Have you ever wondered what makes a good film great? Would you like to know more about screenwriting, directing, or cinematography? Now’s your chance to learn from a professional. As a bonus, you will help create a short film that will be screened at the internationally recognized Sunscreen Film Festival in St. Pete! Over the span of four short weeks, students enrolled in the Sunscreen Film Festival course will learn every aspect of filmmaking, from screenwriting to production. The classes are geared toward working adults, but anyone over the age of 16 who wants to learn filmmaking—or how to make better films, if they already have some experience—is invited to enroll.

View 76 Films from 16 Countries at the Dunedin International Film Festival

The St. Pete Clearwater Film Commission will present the fourth annual Dunedin International Film Festival (DIFF), running Jan. 13-16. This year’s festival boasts the theme of “Global to Local,” which epitomizes the diversity demonstrated among the seventy-six films chosen to be part of this year’s lineup. The selections come from sixteen countries and span all genres of drama, comedy, horror, science fiction and documentary.

It’s a time to go Hollywood and bring out the red carpet, but Dunedin style!

Single screening tickets for this year’s annual Dunedin International Film Festival are $10. All access screening passes are $100. Tickets to the Red-Carpet Gala and Awards Ceremony are $150. A virtual option is available for all films. Tickets, movie schedule and more information are available at Dunedinfilmfestival.org.

The walkability of open-air movie theaters makes experiencing Dunedin and cinema seamless. The theme this year is ‘Global to Local.’  Event organizers say this year’s festival brings more focus on the international facet of the event. Following is a list of screening and panel locations in order of opening date of the Dunedin International Film Festival:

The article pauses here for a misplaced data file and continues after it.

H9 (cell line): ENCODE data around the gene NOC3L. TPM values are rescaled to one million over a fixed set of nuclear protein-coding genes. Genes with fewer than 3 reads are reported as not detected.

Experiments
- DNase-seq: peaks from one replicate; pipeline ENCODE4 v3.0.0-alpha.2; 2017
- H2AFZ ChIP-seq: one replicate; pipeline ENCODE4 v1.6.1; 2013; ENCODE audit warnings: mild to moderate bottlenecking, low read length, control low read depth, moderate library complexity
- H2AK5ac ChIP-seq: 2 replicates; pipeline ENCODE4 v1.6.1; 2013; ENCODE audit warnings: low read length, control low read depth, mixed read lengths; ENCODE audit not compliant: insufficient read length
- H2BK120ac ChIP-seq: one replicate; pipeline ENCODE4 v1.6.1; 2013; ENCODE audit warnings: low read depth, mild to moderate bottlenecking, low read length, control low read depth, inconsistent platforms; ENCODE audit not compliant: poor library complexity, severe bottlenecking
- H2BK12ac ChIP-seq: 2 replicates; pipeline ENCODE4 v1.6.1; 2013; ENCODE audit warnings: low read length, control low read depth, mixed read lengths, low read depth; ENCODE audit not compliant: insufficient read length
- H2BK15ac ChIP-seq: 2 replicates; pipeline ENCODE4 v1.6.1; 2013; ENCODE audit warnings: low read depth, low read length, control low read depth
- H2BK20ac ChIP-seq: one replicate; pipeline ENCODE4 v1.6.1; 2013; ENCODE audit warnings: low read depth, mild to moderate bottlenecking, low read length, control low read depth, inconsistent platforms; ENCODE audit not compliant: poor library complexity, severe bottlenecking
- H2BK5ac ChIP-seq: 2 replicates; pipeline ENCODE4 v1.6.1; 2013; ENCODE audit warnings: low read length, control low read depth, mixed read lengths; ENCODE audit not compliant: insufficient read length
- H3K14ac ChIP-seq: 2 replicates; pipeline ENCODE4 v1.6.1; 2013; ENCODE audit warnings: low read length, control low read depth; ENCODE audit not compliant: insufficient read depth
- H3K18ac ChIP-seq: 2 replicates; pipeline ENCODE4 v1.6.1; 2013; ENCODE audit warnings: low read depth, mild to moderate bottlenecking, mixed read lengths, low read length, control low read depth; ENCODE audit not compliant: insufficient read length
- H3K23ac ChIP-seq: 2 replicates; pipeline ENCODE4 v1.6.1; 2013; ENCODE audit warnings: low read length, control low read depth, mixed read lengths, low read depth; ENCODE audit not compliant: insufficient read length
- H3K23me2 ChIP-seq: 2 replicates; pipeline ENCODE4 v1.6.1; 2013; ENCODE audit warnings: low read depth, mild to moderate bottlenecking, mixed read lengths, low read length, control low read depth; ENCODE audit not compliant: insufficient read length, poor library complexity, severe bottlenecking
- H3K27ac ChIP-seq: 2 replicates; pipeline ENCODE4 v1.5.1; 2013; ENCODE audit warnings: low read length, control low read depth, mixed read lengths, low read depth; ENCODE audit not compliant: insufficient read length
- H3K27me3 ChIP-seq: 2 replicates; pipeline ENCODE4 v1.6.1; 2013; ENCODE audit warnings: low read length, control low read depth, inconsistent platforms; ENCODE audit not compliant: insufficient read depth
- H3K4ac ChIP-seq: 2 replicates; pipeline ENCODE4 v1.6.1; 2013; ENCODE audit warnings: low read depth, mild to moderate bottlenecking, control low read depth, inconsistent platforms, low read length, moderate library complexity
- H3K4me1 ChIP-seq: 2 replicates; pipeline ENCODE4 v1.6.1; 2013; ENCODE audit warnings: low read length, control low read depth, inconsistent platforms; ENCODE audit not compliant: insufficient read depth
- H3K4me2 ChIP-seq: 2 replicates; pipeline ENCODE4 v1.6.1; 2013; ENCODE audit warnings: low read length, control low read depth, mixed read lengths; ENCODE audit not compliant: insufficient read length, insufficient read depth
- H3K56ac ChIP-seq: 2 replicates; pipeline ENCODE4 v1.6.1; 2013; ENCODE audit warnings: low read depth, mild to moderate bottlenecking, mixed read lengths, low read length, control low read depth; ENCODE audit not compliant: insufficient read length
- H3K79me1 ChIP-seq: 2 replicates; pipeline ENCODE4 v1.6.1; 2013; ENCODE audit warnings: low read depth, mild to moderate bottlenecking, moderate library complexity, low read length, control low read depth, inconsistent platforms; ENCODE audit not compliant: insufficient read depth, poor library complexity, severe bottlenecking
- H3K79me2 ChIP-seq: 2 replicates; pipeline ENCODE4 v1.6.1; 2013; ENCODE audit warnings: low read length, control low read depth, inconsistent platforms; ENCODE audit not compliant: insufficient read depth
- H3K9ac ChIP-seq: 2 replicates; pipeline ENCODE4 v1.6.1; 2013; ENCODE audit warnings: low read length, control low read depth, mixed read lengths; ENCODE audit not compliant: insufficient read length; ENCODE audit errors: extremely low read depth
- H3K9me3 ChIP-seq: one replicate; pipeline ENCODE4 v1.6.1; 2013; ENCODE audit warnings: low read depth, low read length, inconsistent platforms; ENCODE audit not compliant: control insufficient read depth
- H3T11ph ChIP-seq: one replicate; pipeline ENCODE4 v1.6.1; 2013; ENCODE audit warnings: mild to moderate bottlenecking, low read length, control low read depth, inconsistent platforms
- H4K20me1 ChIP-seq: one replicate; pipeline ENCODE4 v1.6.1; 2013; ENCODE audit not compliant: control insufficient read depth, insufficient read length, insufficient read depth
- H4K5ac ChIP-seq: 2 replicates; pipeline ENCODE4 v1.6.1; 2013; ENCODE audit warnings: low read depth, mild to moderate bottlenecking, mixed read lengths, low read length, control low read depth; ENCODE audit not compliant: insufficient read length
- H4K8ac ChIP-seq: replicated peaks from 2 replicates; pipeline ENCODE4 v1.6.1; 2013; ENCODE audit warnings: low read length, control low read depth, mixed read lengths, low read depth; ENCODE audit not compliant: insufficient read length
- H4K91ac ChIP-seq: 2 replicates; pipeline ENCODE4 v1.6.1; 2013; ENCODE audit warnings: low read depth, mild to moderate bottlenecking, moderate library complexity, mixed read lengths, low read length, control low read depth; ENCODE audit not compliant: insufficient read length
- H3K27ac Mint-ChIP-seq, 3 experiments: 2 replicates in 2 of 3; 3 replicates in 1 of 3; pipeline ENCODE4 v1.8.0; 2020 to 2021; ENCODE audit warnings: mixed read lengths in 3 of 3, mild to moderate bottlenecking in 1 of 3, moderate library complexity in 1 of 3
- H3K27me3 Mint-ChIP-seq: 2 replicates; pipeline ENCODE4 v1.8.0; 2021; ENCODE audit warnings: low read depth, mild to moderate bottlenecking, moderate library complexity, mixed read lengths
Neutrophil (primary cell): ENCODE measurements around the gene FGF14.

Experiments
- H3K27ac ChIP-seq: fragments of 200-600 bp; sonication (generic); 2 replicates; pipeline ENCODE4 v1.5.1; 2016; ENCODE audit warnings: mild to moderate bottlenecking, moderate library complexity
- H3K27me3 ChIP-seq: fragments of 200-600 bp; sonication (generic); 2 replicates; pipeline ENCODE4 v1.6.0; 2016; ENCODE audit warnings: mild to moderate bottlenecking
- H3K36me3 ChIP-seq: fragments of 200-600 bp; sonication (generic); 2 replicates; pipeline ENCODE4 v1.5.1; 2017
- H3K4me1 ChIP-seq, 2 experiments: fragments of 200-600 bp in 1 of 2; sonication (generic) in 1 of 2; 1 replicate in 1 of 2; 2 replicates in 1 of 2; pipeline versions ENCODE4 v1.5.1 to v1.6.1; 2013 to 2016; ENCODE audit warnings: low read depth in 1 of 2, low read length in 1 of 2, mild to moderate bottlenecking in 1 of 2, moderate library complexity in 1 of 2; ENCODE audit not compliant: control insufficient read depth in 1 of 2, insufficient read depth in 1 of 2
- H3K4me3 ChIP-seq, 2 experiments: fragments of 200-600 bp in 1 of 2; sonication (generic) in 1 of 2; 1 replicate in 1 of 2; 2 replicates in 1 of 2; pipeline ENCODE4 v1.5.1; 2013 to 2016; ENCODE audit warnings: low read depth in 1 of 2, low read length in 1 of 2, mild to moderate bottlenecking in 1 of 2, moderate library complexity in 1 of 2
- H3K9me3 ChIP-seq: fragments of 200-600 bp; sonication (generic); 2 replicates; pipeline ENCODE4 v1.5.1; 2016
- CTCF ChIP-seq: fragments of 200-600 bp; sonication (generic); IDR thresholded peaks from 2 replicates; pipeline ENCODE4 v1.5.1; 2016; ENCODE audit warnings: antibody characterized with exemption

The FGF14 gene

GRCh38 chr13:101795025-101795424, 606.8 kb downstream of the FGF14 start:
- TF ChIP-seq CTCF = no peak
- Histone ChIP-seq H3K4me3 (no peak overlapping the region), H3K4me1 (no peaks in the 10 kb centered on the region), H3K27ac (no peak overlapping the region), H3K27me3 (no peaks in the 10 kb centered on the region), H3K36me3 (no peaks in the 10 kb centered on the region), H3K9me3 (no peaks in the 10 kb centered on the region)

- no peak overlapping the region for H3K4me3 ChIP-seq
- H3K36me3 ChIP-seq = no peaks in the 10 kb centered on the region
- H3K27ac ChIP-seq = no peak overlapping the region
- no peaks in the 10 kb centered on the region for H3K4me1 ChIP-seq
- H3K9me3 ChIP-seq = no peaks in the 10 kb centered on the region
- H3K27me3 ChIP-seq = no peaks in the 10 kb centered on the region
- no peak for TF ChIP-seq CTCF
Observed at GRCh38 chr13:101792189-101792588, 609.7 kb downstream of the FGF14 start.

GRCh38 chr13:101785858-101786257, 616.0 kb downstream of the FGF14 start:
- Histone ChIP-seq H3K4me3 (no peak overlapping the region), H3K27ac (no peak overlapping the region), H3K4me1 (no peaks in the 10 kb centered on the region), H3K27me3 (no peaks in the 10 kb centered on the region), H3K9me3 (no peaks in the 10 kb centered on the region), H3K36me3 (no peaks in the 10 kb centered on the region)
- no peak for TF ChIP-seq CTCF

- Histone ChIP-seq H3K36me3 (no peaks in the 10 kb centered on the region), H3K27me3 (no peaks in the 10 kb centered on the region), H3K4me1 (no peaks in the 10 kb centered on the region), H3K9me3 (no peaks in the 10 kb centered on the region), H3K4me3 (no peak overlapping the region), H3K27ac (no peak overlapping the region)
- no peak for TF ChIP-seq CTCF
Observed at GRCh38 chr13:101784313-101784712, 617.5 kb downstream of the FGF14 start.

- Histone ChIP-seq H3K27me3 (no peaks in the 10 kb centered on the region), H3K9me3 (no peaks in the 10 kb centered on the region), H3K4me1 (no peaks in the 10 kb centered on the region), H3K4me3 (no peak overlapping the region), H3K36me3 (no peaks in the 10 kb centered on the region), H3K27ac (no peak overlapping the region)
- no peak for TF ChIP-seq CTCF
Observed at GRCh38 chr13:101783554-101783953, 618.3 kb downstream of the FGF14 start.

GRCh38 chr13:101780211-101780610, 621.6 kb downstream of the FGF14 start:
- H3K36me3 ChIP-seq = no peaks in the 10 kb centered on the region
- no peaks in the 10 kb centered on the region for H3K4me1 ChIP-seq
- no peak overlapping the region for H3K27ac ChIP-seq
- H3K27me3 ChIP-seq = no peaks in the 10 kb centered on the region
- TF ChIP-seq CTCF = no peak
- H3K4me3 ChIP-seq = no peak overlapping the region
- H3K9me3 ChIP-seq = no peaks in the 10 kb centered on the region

Festival Box Office — In front of Dunedin History Museum, 349 Main St. Dunedin

Fenway Hotel Theater — 453 Edgewater Drive, Dunedin

HOB Brewing Co. Theater — 931 Huntley Ave. Dunedin

Blur Nightclub — 325 Main St. Dunedin

Soggy Bottom Brewing Co. — 660 Main St. Dunedin,

Pisces Sushi Global Bistro — 799 Highland Ave. Dunedin

Dunedin VFW — 360 Douglas Ave. Dunedin

This year the opening night is the Black Culture Movement at HOB Brewing CO. The films featured that night include ‘Voices from a Sit-in,” “Becoming Black Lawyers,"

For information, including a list of films and screening schedule for Dunedin International Film Festival, visit Dunedinfilmfestival.org. This year the opening night is the Black Culture Movement at HOB Brewing CO. The films featured that night include ‘Voices from a Sit-in,” “Becoming Black Lawyers,” and “One Pint at a Time,” a film about Black owner breweries in America and the history of beer brewing in Africa.

The festival will get underway Thursday, Jan. 13, at HOB Brewing Co., 931 Huntley Ave., Dunedin; and at the iconic Fenway Hotel 453 Edgewater Drive, Dunedin. Opening day will include live, local entertainment as well as award-nominated films. Progressive Arts will perform “The Life and Times of Alexander Hamilton” based on an adaptation of the book by Gary Dodds, who will be available for book signing at this event. Music icon Wayne Robinson will kick off the Black Culture Movement Cinema with live music. The Giving Tree will hold a drum circle after sunset on the Fenway lawn to honor Florida filmmaker Stephen F. Campbell.

Blue Night Club to hold award ceremonies of the Dunedin International Film Festival

And for the perfect ending of the day’s events, a filmmaker after-party will take place at Blur Nightclub, 325 Main St. On Friday, Soggy Bottom Brewing Co. will show a variety of shorts blocks and feature-length films. Pisces Sushi Global Bistro will feature films focusing on mindfulness and courage and will host a book reading and signing of “The Gods of Whatever” by Yhali Ilan.